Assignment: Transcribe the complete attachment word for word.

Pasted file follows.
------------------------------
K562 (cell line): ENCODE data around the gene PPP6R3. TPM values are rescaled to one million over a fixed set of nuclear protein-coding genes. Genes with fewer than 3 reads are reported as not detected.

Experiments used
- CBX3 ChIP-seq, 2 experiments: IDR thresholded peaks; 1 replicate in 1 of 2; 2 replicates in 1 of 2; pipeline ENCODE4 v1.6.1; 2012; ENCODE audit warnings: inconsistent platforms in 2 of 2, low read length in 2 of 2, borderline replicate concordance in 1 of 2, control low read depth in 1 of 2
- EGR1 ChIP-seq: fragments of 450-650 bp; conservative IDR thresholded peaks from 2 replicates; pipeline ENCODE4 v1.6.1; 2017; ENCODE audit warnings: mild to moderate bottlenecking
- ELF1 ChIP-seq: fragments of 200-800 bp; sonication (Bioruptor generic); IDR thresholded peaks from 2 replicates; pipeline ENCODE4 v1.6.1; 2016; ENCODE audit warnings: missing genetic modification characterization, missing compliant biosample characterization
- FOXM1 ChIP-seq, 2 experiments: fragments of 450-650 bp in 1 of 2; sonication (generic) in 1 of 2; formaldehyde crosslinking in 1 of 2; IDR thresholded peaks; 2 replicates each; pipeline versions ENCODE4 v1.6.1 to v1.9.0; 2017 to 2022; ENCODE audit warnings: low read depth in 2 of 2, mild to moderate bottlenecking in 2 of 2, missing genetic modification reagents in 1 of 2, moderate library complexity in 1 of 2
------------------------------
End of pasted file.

K562 (cell line): ENCODE data around the gene PPP6R3. TPM values are rescaled to one million over a fixed set of nuclear protein-coding genes. Genes with fewer than 3 reads are reported as not detected.

Experiments used
- CBX3 ChIP-seq, 2 experiments: IDR thresholded peaks; 1 replicate in 1 of 2; 2 replicates in 1 of 2; pipeline ENCODE4 v1.6.1; 2012; ENCODE audit warnings: inconsistent platforms in 2 of 2, low read length in 2 of 2, borderline replicate concordance in 1 of 2, control low read depth in 1 of 2
- EGR1 ChIP-seq: fragments of 450-650 bp; conservative IDR thresholded peaks from 2 replicates; pipeline ENCODE4 v1.6.1; 2017; ENCODE audit warnings: mild to moderate bottlenecking
- ELF1 ChIP-seq: fragments of 200-800 bp; sonication (Bioruptor generic); IDR thresholded peaks from 2 replicates; pipeline ENCODE4 v1.6.1; 2016; ENCODE audit warnings: missing genetic modification characterization, missing compliant biosample characterization
- FOXM1 ChIP-seq, 2 experiments: fragments of 450-650 bp in 1 of 2; sonication (generic) in 1 of 2; formaldehyde crosslinking in 1 of 2; IDR thresholded peaks; 2 replicates each; pipeline versions ENCODE4 v1.6.1 to v1.9.0; 2017 to 2022; ENCODE audit warnings: low read depth in 2 of 2, mild to moderate bottlenecking in 2 of 2, missing genetic modification reagents in 1 of 2, moderate library complexity in 1 of 2